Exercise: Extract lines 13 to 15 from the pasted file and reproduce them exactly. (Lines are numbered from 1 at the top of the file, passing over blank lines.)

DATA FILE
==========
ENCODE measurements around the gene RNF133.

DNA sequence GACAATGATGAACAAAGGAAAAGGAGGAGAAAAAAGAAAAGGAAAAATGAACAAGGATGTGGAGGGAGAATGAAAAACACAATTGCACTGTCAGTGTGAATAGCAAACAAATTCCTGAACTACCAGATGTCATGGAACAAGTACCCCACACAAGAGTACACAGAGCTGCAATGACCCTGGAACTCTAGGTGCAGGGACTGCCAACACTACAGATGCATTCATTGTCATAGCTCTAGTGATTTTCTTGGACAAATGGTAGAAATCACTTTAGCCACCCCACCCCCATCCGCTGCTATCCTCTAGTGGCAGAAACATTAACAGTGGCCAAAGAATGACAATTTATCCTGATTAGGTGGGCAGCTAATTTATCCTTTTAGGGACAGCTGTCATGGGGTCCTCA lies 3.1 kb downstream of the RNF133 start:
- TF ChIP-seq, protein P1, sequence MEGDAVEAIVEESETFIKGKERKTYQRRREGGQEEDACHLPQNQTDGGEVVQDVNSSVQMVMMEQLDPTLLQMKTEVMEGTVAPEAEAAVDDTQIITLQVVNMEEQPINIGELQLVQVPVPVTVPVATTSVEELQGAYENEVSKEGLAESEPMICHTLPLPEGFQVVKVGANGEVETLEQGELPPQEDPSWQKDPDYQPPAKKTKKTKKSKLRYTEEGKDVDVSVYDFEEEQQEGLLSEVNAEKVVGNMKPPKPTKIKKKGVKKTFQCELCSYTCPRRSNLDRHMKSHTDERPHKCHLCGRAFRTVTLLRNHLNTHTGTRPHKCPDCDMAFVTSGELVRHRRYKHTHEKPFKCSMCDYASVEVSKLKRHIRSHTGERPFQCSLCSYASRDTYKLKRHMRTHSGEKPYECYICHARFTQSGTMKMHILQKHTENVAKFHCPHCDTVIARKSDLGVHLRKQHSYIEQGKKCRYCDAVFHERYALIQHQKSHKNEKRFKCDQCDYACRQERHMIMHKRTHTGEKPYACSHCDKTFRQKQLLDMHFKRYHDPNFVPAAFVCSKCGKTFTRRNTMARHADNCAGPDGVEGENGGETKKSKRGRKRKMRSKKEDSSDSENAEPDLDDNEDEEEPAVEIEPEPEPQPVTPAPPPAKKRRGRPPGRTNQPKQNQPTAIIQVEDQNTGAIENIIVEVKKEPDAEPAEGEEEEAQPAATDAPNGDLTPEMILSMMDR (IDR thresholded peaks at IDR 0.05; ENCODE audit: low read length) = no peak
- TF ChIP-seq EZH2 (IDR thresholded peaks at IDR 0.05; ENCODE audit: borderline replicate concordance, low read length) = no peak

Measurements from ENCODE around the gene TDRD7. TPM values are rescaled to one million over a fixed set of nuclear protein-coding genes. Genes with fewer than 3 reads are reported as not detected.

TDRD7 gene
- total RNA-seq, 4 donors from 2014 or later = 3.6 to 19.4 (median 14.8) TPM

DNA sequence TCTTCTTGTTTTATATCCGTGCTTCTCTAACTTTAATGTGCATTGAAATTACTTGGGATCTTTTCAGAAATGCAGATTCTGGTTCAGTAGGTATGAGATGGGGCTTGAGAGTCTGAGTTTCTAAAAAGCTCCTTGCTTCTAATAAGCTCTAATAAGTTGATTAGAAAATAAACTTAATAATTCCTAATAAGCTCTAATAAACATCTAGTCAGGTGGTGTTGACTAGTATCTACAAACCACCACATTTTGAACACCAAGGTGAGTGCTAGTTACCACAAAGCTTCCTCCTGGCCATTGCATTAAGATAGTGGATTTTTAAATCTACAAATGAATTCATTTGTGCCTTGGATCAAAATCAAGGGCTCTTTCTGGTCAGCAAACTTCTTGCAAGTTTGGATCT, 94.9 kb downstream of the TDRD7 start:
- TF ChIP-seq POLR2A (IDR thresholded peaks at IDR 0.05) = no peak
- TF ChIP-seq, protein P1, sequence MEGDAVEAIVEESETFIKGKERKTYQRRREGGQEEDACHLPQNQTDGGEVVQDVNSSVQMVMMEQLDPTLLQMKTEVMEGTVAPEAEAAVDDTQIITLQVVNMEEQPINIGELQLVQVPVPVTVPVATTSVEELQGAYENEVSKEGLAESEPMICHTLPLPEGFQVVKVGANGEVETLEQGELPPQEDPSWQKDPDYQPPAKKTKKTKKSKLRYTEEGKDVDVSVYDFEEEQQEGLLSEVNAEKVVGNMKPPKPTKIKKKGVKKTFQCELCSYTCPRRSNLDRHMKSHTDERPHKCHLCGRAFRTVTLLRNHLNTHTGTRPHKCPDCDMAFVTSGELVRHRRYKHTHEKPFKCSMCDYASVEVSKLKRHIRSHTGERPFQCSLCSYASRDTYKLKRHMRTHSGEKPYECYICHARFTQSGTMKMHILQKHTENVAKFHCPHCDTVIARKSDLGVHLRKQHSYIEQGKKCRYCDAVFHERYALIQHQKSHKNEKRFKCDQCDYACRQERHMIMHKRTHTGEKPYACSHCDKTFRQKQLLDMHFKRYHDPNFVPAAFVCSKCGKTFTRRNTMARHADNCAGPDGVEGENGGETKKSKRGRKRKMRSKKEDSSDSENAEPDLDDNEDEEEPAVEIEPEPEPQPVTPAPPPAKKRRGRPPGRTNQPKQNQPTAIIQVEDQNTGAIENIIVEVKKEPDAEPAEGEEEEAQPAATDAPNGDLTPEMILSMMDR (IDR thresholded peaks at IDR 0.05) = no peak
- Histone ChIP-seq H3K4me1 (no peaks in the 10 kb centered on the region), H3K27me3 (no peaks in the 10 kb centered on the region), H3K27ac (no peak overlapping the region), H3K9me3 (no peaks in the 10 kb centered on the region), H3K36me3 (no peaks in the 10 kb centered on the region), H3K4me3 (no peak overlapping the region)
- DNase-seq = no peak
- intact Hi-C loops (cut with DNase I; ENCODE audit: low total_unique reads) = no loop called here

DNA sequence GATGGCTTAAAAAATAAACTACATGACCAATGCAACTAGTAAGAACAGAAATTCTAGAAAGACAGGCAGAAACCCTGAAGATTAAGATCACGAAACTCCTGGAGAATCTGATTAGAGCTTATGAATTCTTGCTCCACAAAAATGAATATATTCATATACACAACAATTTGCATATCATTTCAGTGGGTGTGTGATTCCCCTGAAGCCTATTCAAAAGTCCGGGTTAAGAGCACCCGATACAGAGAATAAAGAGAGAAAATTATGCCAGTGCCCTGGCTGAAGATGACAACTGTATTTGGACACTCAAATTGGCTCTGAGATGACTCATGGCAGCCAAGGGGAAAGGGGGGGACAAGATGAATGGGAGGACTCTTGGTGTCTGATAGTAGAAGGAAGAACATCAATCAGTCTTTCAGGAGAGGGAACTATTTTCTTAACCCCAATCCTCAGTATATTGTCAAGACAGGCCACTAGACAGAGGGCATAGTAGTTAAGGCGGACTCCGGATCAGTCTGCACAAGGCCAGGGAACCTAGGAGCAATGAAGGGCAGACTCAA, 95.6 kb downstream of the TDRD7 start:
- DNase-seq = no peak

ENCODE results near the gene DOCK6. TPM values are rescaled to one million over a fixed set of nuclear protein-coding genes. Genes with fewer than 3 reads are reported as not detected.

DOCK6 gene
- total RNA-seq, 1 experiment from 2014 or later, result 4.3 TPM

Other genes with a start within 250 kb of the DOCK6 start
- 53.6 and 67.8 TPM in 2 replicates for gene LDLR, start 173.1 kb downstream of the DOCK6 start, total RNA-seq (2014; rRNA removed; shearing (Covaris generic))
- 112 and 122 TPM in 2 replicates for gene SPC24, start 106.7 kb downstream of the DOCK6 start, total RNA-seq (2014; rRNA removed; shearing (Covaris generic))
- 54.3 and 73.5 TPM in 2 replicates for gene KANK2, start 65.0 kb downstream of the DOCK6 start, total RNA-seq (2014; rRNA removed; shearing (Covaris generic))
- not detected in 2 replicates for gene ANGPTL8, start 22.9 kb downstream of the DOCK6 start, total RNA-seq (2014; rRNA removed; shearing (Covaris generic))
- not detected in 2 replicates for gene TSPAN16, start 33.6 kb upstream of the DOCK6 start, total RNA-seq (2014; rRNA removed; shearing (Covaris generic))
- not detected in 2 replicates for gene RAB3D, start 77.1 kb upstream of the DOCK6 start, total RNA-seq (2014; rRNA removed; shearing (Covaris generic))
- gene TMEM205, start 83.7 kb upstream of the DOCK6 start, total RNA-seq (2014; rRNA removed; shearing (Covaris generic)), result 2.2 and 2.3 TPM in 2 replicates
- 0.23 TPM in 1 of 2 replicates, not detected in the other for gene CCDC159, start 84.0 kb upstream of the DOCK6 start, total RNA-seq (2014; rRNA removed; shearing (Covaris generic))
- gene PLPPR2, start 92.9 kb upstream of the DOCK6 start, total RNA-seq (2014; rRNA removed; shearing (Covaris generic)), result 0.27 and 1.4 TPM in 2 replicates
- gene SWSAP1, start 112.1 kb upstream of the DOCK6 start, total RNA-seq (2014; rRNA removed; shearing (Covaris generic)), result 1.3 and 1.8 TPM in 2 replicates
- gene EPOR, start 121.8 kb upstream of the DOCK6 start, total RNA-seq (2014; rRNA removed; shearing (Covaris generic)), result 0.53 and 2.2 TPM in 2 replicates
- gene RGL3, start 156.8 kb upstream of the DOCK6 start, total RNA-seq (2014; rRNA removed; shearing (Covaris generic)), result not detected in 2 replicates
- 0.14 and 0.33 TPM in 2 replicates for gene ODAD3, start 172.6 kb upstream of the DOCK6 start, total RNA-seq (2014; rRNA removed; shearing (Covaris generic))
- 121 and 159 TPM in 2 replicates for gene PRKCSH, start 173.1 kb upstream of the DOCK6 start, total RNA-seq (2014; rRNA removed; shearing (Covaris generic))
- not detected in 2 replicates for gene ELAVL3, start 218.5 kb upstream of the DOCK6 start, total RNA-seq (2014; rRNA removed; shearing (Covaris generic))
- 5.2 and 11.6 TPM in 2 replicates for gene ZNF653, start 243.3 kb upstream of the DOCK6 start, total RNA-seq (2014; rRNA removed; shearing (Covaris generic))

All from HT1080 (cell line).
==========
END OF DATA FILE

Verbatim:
- intact Hi-C loops (cut with DNase I; ENCODE audit: low total_unique reads) = no loop called here

DNA sequence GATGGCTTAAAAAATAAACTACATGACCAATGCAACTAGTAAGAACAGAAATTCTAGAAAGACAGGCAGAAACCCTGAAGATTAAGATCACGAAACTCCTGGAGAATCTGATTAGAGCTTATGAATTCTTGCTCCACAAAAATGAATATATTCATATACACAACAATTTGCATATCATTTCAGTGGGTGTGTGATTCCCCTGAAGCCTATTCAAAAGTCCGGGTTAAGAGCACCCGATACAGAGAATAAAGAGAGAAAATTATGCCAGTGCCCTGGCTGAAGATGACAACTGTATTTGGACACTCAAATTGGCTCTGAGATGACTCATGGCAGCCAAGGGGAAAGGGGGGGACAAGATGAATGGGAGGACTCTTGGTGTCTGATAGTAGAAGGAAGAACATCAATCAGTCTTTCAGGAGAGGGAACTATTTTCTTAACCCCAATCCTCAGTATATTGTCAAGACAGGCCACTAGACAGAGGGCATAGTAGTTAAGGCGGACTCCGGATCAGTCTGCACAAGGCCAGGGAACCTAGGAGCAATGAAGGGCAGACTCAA, 95.6 kb downstream of the TDRD7 start:
- DNase-seq = no peak